The Rat Race

by Jay Franklin

CHAPTER 1

When the bomb exploded, U.S.S. Alaska, was steaming westward, under complete radio silence, somewhere near the international date-line on the Great Circle course south of the Aleutian Islands.

It was either the second or the third of April, 1945, depending on whether the Alaska, the latest light carrier to be added to American naval forces in the Pacific, had passed the 180th meridian.

I was in the carrier, in fact in the magazine, when the blast occurred and I am the only person who can tell how and why the Alaska disappeared without a trace in the Arctic waters west of Adak. I had been assigned by Navy Public Relations to observe and report on Operation Octopus—the plan to blow up the Jap naval base at Paramushiro in Kuriles with the Navy’s recently developed thorium bomb.

My name, by the way, is Frank Jacklin, Lieutenant-Commander, U.S.N.R. I had been commissioned shortly after Pearl Harbor, as a result of my vigorous editorial crusade on the Hartford (Conn.) Courant to Aid America by Defending the Allies. I was a life-long Republican and a personal friend of Frank Knox, so I had no trouble with Navy Intelligence in getting a reserve commission in the summer of 1940. (I never told them that I had voted for Roosevelt twice, so I was never subjected to the usual double-check by which the Navy kept its officer-corps purged of subversive taints and doubtful loyalties.) So I had a first-rate assignment, by the usual combination of boot-licking and “yessing” which marks a good P.R.O.

It was on the first night in Jap waters, after we had cleared the radius of the Naval Air Station at Adak, that Professor Chalmis asked me to accompany him to the magazine. He said that his orders were to make effective disclosure of the mechanics of the thorium bomb as soon as we were clear of the Aleutians. Incidentally, he, I and Alaska’s commander, Captain Horatio McAllister, U.S.N., were the only people aboard who knew the real nature of Operation Octopus. The others had been alerted, via latrine rumor, that we were engaged in a sneak-raid on Hokkaido.

The thorium bomb, Chalmis told me, had been developed by the Navy, parallel to other hitherto unsuccessful experiments conducted by the Army with uranium. The thorium bomb utilized atomic energy, on a rather low and inefficient basis by scientific standards, but was yet sufficiently explosive to destroy a whole city. He proposed to show me the bomb itself, so that I could describe its physical appearance, and to brief me on the mechanics of its detonation, leaving to the Navy scientists at Washington a fuller report on the whole subject of atomic weapons. He had passes, signed by Captain McAllister, to admit us to the magazine and proposed, after supper, that we go to examine his gadget.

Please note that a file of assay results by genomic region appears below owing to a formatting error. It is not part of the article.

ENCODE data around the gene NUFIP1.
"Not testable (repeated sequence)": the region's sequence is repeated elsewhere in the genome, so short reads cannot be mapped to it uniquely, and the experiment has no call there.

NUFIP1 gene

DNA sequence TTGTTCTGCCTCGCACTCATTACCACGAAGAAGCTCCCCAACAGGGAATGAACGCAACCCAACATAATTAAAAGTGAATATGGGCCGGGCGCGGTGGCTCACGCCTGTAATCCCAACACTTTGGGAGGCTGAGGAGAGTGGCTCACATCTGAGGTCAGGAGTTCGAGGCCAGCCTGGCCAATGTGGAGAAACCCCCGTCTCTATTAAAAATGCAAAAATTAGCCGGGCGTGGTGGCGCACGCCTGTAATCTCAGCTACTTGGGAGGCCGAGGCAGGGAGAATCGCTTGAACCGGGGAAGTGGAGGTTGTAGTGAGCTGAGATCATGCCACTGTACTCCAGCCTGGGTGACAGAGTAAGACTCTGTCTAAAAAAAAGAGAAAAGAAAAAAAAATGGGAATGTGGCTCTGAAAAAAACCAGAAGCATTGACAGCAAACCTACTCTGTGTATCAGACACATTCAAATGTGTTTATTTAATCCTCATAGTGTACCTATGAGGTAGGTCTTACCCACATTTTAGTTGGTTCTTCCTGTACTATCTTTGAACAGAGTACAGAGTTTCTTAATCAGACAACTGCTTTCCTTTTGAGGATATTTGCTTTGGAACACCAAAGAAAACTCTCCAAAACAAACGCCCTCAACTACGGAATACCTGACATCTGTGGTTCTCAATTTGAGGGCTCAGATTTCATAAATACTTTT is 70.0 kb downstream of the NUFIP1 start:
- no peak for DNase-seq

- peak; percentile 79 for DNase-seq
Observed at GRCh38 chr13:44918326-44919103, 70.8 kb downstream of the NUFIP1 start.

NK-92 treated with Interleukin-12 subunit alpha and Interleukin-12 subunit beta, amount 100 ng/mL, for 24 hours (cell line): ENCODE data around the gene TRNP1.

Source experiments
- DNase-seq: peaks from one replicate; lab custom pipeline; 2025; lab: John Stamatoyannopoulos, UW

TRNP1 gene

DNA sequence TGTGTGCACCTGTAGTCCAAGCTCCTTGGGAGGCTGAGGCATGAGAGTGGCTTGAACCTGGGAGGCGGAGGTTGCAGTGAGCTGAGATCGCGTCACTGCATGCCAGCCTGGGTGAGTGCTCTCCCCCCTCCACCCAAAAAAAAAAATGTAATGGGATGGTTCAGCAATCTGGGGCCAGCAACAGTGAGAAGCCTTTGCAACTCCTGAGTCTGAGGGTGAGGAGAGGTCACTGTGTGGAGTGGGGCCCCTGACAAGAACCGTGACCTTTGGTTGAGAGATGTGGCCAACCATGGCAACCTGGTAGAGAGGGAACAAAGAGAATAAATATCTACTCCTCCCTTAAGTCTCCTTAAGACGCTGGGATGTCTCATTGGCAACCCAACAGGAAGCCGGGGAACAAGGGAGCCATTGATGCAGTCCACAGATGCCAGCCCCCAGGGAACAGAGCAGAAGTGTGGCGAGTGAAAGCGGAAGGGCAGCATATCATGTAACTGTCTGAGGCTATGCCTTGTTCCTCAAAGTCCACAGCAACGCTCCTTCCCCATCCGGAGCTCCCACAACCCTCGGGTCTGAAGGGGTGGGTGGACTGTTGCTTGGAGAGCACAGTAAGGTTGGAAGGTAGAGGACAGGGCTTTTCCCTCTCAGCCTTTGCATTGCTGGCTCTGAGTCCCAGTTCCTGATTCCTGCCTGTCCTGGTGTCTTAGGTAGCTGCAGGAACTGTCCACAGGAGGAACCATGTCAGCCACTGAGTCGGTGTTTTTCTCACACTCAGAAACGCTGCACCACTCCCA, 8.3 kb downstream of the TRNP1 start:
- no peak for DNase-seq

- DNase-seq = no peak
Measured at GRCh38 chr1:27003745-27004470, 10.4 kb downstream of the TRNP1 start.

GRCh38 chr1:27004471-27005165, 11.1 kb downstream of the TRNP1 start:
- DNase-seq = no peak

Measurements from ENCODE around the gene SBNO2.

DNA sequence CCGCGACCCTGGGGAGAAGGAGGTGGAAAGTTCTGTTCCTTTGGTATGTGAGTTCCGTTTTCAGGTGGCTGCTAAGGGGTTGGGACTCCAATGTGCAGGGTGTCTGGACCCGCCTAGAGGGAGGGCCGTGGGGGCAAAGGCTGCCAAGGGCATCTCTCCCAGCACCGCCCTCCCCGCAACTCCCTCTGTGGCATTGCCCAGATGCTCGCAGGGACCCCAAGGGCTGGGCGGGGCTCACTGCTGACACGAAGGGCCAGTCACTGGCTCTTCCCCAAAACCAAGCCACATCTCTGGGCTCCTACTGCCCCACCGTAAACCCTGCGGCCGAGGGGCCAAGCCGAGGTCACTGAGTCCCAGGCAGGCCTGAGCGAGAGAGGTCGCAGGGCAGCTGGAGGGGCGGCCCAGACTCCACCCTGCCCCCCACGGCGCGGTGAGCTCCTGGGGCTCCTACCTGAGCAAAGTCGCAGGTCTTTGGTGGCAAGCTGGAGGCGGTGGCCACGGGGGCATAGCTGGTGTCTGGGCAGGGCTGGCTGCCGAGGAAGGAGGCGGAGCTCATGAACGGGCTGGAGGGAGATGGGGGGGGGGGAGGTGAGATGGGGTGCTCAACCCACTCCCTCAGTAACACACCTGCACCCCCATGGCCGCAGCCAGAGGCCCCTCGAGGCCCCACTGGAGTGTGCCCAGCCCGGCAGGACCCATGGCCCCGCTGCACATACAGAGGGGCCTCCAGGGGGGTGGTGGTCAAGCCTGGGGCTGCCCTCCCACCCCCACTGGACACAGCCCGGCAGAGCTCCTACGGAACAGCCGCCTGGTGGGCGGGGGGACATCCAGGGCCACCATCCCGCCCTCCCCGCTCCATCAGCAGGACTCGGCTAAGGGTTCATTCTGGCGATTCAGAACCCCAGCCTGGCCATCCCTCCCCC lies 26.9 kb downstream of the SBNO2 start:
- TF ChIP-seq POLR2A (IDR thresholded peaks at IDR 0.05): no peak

It was cold as professional charity on the flight-deck, with sleet driving in from the northwest as the icy wind from Siberia hit the moist air of the Japanese Current. There was a nasty cross-sea and the Alaska was wallowing and pounding as she drove towards Paramushiro at a steady 30 knots.

“You know, Jacklin,” said Chalmis, as the Marine sentry took our passes and admitted us to the magazine, “I don’t like this kind of thing.”

“You mean this war?” I asked, noticing irrelevantly the way the electric light gleamed on his bald head.

“I mean this thorium bomb,” he replied. “I had most to do with developing it and now in a couple of days one of these nice tanned naval aviators at the mess will take off with it and drop it on Paramushiro from an altitude of 30,000 feet. The timer is set to work at an altitude of 500 feet and then two or three thousand human beings will cease to exist.”

“The Japs aren’t human,” I observed, quoting the Navy.

Chalmis looked at me in a strange, staring way.

“Thank you, Commander,” he said. “You have settled my problem. I was in doubt as to whether to complete this operation in the name of scientific inquiry, but now I see I have no choice. See this!” he continued.

“This” was a spherical, finned object of aluminum about the size of a watermelon, resting on a gleaming chromium-steel cradle.

“If I take this ring, Jacklin,” Chalmis remarked, “and pull it out, the bomb will explode within five seconds or at 500 feet altitude whichever takes longer. The five seconds is to give the pilot a margin of safety in case of accidental release at low altitude. However, dropping it from 30,000 feet means that the five seconds elapse before the bomb reaches the level at which it automatically explodes.”

“You make me nervous, Professor,” I objected. “Can’t you explain without touching it?”

“If it exploded now, approximately twenty-four feet below the water-line,” Chalmis continued, “it would create an earthquake wave which could cause damage at Honolulu and would register on the seismograph at Fordham University.”

“I’ll take your word for it,” I said.

“So,” concluded Chalmis, “if the bomb were to go off now, no one could know what had happened to the Alaska and the Navy—as I know the Navy—would decide that thorium bombs were impractical, too dangerous to use. And so the human race might be spared a few more years of life.”

“Stop it!” I ordered, lunging forward and grabbing for his arm.

But it was too late. Chalmis gave a strong pull on the ring. It came free and a slight buzzing sound was heard above the whine of the turbines and the thud of the seas against Alaska’s bow.

“You—” I began. Then I started counting: “Three—four—fi—”….

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